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1 in 5 small business owners in B.C. say they can't pay back CEBA loan: CFIB


The Canadian Federation of Independent Business says about 23 per cent of small businesses in B.C. are unable to repay the Canada Emergency Business Account, or CEBA, loan before Jan. 18.

Emily Boston, a policy analyst with CFIB, said the organization has been inundated with calls from business owners in the last few days.

“We’re hearing a lot of concern,” she said. “A lot of people saying that they’re not sure if they’re going to be able to make ends meet in time.”

All CEBA borrowers have been given until Jan. 18 to repay the interest-free loan, or it will be converted to a three-year loan from the federal government at five per cent interest, with monthly payments starting immediately.

Peggy Berndt, a co-owner of Cell, a cellphone repair store, said she believes all levels of government need to approach this economic issue as they would any other crisis.

Berndt penned a letter to local and federal politicians, saying, "COVID is an unprecedented crisis that has worsened for small businesses over time … warranting equitable financial aid through Canada's Disaster Assistance Program." In the event of a large-scale natural disaster, the program acts as a way for the feds to provide financial assistance.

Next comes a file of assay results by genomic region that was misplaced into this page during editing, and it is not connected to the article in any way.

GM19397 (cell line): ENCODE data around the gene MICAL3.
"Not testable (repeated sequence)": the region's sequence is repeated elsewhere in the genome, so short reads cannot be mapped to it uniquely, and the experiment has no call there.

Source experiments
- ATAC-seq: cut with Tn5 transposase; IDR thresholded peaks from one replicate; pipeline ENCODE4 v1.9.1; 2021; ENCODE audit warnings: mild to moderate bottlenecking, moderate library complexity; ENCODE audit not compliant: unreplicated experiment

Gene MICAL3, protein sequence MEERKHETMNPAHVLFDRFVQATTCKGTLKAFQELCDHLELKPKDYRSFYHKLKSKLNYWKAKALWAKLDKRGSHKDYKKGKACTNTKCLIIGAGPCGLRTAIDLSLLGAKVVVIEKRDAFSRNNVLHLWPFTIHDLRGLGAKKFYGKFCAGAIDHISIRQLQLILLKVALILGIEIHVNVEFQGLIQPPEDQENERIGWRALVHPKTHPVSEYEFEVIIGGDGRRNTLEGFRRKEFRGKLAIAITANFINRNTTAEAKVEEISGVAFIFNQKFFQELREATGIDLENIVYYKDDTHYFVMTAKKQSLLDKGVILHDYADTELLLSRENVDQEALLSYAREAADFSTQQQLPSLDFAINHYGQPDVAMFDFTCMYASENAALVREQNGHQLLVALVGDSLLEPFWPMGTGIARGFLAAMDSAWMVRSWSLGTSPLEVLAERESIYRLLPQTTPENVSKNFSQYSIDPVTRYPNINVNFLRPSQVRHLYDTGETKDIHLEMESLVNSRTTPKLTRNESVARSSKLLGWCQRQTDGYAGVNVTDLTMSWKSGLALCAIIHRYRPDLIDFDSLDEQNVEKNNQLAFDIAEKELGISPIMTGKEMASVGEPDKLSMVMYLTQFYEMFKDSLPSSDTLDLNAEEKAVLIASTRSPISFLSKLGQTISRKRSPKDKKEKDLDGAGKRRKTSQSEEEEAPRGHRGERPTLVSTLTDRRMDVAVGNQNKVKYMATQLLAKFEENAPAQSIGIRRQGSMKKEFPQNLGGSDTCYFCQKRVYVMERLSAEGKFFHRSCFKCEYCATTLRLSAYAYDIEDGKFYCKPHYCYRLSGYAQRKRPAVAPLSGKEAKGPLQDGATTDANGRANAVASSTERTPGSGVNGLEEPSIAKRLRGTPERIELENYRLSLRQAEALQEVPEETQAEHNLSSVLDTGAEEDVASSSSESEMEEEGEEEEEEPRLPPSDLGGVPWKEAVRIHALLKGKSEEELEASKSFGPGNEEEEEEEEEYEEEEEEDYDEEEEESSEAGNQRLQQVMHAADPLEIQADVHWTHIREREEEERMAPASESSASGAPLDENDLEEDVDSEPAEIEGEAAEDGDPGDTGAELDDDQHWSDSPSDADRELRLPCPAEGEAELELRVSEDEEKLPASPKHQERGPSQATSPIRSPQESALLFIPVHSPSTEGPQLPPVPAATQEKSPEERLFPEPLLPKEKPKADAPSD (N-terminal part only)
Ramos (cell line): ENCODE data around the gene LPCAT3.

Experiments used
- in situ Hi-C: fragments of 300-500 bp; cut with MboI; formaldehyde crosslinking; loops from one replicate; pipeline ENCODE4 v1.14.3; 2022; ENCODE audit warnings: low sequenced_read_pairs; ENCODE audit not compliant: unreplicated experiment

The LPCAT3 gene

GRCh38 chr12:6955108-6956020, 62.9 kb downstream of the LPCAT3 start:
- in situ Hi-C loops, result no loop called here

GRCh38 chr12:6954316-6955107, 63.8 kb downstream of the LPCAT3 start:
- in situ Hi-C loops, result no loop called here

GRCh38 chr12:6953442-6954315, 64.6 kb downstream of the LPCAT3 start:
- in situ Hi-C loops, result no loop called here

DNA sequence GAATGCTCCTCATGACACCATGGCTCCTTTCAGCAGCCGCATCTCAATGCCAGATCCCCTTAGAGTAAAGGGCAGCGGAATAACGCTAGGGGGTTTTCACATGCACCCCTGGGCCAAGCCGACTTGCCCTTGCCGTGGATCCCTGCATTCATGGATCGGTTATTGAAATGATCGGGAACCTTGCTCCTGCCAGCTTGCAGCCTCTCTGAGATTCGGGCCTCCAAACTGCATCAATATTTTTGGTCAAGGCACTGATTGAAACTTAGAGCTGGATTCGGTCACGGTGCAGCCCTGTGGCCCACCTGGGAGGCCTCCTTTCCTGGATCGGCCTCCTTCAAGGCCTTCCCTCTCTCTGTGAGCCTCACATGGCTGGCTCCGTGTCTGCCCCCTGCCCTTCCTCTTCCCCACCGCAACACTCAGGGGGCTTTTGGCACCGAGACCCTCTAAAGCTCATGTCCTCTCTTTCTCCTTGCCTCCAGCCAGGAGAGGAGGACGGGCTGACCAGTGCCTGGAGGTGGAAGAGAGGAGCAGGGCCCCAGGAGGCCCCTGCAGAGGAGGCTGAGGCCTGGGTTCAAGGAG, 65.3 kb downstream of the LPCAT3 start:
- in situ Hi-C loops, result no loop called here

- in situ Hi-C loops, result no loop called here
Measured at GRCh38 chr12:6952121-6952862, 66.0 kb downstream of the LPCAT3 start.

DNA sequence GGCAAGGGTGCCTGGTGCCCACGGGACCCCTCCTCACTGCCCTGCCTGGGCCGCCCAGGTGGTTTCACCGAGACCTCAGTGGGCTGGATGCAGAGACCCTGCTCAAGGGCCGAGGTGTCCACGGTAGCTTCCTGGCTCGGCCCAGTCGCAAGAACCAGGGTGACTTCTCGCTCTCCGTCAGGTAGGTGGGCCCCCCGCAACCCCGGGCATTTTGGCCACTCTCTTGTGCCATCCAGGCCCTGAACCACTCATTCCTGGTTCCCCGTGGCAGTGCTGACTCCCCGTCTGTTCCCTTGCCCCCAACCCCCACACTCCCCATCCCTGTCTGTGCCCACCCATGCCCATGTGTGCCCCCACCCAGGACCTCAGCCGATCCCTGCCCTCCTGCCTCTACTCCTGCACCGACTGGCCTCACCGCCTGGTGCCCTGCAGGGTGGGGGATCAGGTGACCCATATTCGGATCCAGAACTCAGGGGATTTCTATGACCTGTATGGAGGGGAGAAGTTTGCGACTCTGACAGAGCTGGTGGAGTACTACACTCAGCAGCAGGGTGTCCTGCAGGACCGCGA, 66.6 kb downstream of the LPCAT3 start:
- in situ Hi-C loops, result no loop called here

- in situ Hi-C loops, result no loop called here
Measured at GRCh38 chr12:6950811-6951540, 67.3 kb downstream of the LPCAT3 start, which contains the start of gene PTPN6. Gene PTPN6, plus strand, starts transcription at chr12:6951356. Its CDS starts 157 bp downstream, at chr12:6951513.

“Nobody has come to the aid of small businesses in a big way like they would with other large-scale disasters, and that’s the difference,” Berndt said.

According to the CFIB, the average small business is carrying over $100,000 in debt. Boston said it’s unfortunate to hear how many local, independent businesses are struggling in this economic climate.

“It’s really unfortunate because we have to remember why this loan was offered in the first place,” she said. “That was to make sure these businesses didn’t close their doors, and now, a couple years later, something that was supposed to be a lifeline for them, is going to sink many small business owners.” Top Stories

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